The family of a pregnant woman killed by a speeding driver have welcomed a decision to have his sentence reviewed by the Court of Appeal.
Earlier this month, our client Calvin Buckley bravely spoke to the BBC about his experience after his partner Frankie Jules-Hough and unborn daughter were killed in a road collision on the M66 in May.
Frankie was 17 weeks pregnant with baby Neeve when she was killed on the road. The driver Adil Iqbal was sentenced to 12 years in prison last month after admitting to causing death by dangerous driving and was banned from driving for 14 years.
Calvin, who is represented by Polly Herbert, Partner in Hugh James’ serious injury team based in Manchester, has welcomed the review of what he described as an ‘insulting’ sentence.
“I am happy that the appeal has been accepted. This is good news and hopefully the first step towards some form of justice for Frankie and Neeve and of course an opportunity for the Court of Appeal to send a strong message to drivers like Mr Iqbal who use our roads as racetracks – this type of dangerous driving will not be tolerated and life sentencing will be used by the Courts as necessary.”
In 2022, judges were given the power to hand down greater sentences to those convicted of death by dangerous driving, from the maximum tariff of 14 years to life imprisonment. The Attorney General has decided that Iqbal’s sentence should be reviewed by the Court of Appeal.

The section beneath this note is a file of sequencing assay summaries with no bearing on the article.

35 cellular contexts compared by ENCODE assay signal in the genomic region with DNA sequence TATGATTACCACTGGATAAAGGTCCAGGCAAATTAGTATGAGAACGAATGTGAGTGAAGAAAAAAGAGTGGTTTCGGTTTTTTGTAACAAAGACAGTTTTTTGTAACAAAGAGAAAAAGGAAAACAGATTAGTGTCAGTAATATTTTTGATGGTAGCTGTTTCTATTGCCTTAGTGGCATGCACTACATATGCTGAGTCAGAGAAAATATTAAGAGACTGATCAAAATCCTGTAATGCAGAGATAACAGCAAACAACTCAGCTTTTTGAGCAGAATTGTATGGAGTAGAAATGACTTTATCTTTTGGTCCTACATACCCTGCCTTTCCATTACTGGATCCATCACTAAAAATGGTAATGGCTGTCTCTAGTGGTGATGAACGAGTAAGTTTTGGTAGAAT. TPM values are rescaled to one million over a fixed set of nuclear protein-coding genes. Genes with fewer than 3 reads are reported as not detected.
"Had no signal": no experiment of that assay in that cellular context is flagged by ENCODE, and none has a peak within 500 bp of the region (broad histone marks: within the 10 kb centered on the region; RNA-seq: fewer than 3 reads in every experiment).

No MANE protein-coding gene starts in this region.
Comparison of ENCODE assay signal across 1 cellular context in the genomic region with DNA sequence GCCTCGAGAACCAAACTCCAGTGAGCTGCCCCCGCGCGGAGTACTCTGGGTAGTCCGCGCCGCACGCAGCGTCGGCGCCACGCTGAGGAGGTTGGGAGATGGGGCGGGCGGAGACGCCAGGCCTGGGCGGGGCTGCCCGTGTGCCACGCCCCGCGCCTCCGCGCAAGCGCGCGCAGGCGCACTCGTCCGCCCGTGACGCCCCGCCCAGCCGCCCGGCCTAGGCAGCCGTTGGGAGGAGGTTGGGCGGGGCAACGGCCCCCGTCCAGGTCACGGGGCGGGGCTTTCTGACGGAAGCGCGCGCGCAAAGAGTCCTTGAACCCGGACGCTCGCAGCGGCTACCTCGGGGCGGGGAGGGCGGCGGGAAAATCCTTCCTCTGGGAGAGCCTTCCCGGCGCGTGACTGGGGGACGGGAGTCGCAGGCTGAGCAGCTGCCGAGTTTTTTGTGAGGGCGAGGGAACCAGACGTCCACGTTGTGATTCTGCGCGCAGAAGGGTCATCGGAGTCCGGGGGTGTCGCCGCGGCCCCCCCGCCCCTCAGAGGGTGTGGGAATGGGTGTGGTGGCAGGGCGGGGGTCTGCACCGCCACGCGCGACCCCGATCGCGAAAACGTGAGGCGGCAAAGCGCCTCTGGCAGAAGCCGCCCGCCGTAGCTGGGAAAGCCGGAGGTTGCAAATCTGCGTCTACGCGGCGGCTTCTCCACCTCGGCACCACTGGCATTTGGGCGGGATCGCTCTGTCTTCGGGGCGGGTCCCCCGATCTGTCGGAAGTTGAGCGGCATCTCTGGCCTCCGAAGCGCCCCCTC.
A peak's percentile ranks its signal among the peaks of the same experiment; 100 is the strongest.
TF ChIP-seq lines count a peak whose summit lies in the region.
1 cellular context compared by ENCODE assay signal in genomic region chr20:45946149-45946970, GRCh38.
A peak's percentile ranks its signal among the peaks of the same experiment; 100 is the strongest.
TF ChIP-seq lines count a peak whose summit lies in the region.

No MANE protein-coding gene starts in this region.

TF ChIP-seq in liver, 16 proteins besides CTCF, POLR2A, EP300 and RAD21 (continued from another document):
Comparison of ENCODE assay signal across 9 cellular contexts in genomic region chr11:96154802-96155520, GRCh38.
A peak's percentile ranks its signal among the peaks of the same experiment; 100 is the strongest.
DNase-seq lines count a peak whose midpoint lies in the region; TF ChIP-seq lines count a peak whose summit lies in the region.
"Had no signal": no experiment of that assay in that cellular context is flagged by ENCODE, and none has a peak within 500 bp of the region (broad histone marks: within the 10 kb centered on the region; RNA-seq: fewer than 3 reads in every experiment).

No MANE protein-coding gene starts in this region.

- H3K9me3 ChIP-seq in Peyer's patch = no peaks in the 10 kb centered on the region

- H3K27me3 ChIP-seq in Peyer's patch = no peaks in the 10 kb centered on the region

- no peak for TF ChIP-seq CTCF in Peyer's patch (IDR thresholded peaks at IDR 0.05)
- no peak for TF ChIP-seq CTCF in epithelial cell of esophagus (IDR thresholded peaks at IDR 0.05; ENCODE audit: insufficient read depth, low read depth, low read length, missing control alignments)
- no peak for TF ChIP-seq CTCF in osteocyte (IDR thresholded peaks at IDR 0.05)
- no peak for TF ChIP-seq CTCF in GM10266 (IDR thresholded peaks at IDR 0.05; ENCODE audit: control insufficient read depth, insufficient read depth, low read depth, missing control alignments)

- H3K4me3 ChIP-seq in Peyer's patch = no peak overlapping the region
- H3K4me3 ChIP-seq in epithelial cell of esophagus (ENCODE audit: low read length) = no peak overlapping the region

Speaking alongside her client on the BBC Breakfast sofa earlier this month, Polly Herbert commented:
“Calvin has been very brave to tell his story, but, tragically, this isn’t an isolated case. The families I work with have been let down historically in relation to how these crimes are perceived by society; how they’re perceived by the criminal justice system and the sentencing guidelines offered by the Court. We were all hoping that this was an opportunity for the Judicial System to say this kind of crime is “real crime”, and the sentencing that was available should have been utilised in this particular case, due to the horrendous aggravating features.”
Calvin is now working alongside RoadPeace to begin campaigning for tougher sentences and to raise awareness of dangerous driving on our roads in a bid to prevent any more lives being destroyed.
He further commented:
“If people aren’t getting tough sentences they’re going to keep doing it and it’s just disappointing and insulting to the family.”